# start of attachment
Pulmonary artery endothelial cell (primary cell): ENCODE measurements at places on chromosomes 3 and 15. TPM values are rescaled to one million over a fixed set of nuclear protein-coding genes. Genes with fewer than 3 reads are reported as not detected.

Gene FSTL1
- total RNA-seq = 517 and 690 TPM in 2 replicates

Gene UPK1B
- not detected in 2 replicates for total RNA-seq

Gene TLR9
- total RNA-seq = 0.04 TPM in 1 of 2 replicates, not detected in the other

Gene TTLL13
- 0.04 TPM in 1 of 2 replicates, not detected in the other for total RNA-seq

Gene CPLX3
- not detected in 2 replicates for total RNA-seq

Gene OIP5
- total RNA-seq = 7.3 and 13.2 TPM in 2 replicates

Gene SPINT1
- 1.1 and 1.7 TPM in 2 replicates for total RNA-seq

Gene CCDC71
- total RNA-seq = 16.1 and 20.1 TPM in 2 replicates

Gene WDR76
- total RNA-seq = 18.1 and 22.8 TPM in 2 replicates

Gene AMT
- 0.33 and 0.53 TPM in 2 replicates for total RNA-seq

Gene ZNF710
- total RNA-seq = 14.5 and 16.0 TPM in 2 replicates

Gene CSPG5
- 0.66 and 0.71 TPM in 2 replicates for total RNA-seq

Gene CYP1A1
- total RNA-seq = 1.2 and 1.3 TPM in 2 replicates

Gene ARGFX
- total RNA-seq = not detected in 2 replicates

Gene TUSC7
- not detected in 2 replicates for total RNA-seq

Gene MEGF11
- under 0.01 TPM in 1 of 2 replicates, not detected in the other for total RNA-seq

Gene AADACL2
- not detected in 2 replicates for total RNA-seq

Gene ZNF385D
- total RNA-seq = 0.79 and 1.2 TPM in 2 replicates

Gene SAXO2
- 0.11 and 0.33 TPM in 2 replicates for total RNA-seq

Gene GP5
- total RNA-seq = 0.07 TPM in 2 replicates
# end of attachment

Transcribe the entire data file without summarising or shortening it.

Pulmonary artery endothelial cell (primary cell): ENCODE measurements at places on chromosomes 3 and 15. TPM values are rescaled to one million over a fixed set of nuclear protein-coding genes. Genes with fewer than 3 reads are reported as not detected.

Gene FSTL1
- total RNA-seq = 517 and 690 TPM in 2 replicates

Gene UPK1B
- not detected in 2 replicates for total RNA-seq

Gene TLR9
- total RNA-seq = 0.04 TPM in 1 of 2 replicates, not detected in the other

Gene TTLL13
- 0.04 TPM in 1 of 2 replicates, not detected in the other for total RNA-seq

Gene CPLX3
- not detected in 2 replicates for total RNA-seq

Gene OIP5
- total RNA-seq = 7.3 and 13.2 TPM in 2 replicates

Gene SPINT1
- 1.1 and 1.7 TPM in 2 replicates for total RNA-seq

Gene CCDC71
- total RNA-seq = 16.1 and 20.1 TPM in 2 replicates

Gene WDR76
- total RNA-seq = 18.1 and 22.8 TPM in 2 replicates

Gene AMT
- 0.33 and 0.53 TPM in 2 replicates for total RNA-seq

Gene ZNF710
- total RNA-seq = 14.5 and 16.0 TPM in 2 replicates

Gene CSPG5
- 0.66 and 0.71 TPM in 2 replicates for total RNA-seq

Gene CYP1A1
- total RNA-seq = 1.2 and 1.3 TPM in 2 replicates

Gene ARGFX
- total RNA-seq = not detected in 2 replicates

Gene TUSC7
- not detected in 2 replicates for total RNA-seq

Gene MEGF11
- under 0.01 TPM in 1 of 2 replicates, not detected in the other for total RNA-seq

Gene AADACL2
- not detected in 2 replicates for total RNA-seq

Gene ZNF385D
- total RNA-seq = 0.79 and 1.2 TPM in 2 replicates

Gene SAXO2
- 0.11 and 0.33 TPM in 2 replicates for total RNA-seq

Gene GP5
- total RNA-seq = 0.07 TPM in 2 replicates